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Tue, 15 Oct 2019
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Strange Skies


Northern lights and noctilucent clouds over Alberta, Canada

A high speed solar wind stream is buffeting Earth's magnetic field, and this is causing geomagnetic activity around the poles. Zoltan Kenwell of Edmonton, Alberta, witnessed this display on July 27th:

© Zoltan Kenwell/InFocus Imagery Inc.
"It was a beautiful night on the Alberta prairies," says Kenwell. "Aurora activity was subtle, but definitely present. The full Thunder Moon was lighting up the canola fields and the arrival of a few noctilucent clouds just put the icing on the cake!"

© Zoltan Kenwell/InFocus Imagery


Ice Crystals on the Rise: Stunning 'Sun Dog' Spotted from Bournemouth Beach, England

sun dog halo ice crystals
Bournemouth photographer Chris Skone-Roberts captured this amazing 'sun dog' hovering over the seaside town yesterday.
It looks like a giant eye gazing down from the heavens.

But the spectacular sight of the sun surrounded by a mysterious halo is known as a 'sun dog'.

The phenomenon, which had beachgoers in Bournemouth gazing at the sky yesterday, occurs when sunlight is refracted by hexagonal-shaped ice crystals in high and cirrus clouds - and is quite common.

Comment: It is interesting to note that a competing version of this story actually classifies this as a "rare phenomenon"

This picture was taken from Bournemouth beach in Dorset by photographer Chris Skone-Roberts.

The phenonemen is officially called a pathelia but is also known as a 'halo' or 'mock sun'.


Noctilucent Clouds Photographed over Denmark

Recent data from NASA's AIM spacecraft show that noctilucent clouds (NLCs) are like a great "geophysical light bulb." They turn on every year in late spring, reaching almost full intensity over a period of no more than 5 to 10 days. News flash: The bulb is beginning to glow. Jesper Grønne photographed a bank of NLCs rippling over Silkeborg, Denmark, on June 1st:
© Jesper Grønne

Cloud Lightning

Sun Rules Earth's Mysterious "Night Shining" Clouds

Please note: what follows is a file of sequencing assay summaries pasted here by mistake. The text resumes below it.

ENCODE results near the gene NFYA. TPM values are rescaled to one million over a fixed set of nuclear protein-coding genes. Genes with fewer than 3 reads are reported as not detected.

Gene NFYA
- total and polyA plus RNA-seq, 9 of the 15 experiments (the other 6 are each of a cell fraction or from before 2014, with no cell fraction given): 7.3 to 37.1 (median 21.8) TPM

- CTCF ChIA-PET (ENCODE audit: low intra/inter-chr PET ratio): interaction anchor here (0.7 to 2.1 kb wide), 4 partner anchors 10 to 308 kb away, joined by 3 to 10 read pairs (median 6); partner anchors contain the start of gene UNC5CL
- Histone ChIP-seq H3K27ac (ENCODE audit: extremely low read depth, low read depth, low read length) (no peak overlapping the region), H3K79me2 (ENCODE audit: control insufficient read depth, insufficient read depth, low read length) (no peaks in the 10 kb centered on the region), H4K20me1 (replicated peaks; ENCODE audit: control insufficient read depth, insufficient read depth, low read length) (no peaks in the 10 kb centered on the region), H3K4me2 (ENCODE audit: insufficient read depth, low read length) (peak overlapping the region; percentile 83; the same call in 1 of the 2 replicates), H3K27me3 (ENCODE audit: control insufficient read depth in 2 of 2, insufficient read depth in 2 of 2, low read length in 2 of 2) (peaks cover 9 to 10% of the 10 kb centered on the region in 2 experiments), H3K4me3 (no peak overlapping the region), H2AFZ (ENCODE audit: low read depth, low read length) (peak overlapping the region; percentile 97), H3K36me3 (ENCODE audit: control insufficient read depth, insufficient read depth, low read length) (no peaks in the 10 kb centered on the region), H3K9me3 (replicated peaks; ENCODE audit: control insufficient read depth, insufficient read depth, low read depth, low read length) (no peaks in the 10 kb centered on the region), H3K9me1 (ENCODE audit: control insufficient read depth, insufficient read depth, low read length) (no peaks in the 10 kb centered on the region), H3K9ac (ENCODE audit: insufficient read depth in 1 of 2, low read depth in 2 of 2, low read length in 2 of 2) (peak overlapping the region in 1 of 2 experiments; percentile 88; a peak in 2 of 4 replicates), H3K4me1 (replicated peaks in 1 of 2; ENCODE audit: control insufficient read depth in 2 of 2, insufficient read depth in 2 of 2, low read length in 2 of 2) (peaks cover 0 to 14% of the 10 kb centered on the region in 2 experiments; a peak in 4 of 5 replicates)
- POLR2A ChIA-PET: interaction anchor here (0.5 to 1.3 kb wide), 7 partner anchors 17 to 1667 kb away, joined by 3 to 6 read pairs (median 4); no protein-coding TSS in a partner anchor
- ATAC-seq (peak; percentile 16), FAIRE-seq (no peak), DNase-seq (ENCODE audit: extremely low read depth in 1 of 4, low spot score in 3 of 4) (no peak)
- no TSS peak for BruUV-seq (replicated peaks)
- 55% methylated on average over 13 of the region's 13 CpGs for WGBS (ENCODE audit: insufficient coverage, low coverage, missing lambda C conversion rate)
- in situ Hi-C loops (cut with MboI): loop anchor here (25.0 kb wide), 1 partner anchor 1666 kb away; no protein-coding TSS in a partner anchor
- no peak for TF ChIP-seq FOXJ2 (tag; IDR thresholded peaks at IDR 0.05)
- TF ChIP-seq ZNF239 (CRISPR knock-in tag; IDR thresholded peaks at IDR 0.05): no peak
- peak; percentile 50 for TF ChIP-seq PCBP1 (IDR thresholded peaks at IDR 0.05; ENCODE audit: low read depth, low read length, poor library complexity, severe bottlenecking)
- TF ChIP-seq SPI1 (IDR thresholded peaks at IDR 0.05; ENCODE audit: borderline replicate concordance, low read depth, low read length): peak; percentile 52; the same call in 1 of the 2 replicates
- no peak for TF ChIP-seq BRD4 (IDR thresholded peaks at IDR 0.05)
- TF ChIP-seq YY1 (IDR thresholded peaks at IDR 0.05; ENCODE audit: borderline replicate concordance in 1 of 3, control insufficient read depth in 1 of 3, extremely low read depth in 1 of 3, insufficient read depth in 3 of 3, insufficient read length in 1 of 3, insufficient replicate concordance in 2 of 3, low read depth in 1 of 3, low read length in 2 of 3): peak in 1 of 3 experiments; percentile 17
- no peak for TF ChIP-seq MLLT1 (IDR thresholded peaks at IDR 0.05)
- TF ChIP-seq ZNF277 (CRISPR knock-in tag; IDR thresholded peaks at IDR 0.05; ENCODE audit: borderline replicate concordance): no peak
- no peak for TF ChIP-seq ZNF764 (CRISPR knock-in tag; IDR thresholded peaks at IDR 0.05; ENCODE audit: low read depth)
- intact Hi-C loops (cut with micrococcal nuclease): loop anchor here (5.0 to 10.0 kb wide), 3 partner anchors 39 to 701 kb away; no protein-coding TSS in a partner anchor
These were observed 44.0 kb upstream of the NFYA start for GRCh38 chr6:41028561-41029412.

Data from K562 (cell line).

Noctilucent CLouds
Mysterious 'night shining' clouds have a solar controller.
The comings and goings of noctilucent or "night shining" clouds in the extreme upper atmosphere may be linked to the sun's rotation.

Noctilucent clouds appear about 80 kilometres above the Earth in each hemisphere's summer. Their extent and brightness varies over days, weeks and years, but no one knows why.

Now Charles Robert of the University of Bremen, Germany, and colleagues think they have an answer. By measuring changes in the light reflected from the clouds, they found that the clouds appear to wax and wane in prevalence over a 27-day cycle. As the sun takes 27 days to rotate around its axis, the team suggest a link (Journal of Geophysical Research, DOI: 10.1029/2009jd012359).

Bizarro Earth

Mystery 'Halo' cloud appears over Mexico

A mystery 'Halo' cloud has appeared in the skies over Mexico, resulting in speculation of a UFO visit to the central American state.

The circular cloud was captured by an amateur cameraman above Mexico on February 11, and the video comments on YouTube suggest that it could be a hole punched in the sky by an alien craft.

UFO Cloud
© Metro.co.uk
The 'UFO' cloud hanging over Mexico
It isn't the first time such a cloud formation has been spotted, after a similar mystery 'Halo' formation was spotted in the skies over Moscow late last year.

Better Earth

Midnight sun: Night-shining clouds light up dark skies of Britain

Noctilucent clouds in england
© Mark Humpage/ swns.com
'Noctilucent' or 'night-shining' clouds form at the outer limits of the upper atmosphere and reflect the sun's light long after it has gone down over the horizon.
With the sun dappled across these white clouds and a deep blue sky, it appears dawn is about to break.

But this remarkable photograph of an English rural landscape near was taken at midnight and shows the rare phenomenon of 'night shining.'

The shimmering clouds form at an altitude of around 55 miles above sea level and are made up of tiny ice droplets. Because they are so high up in the atmosphere the sun is able to illuminate the clouds from below the horizon.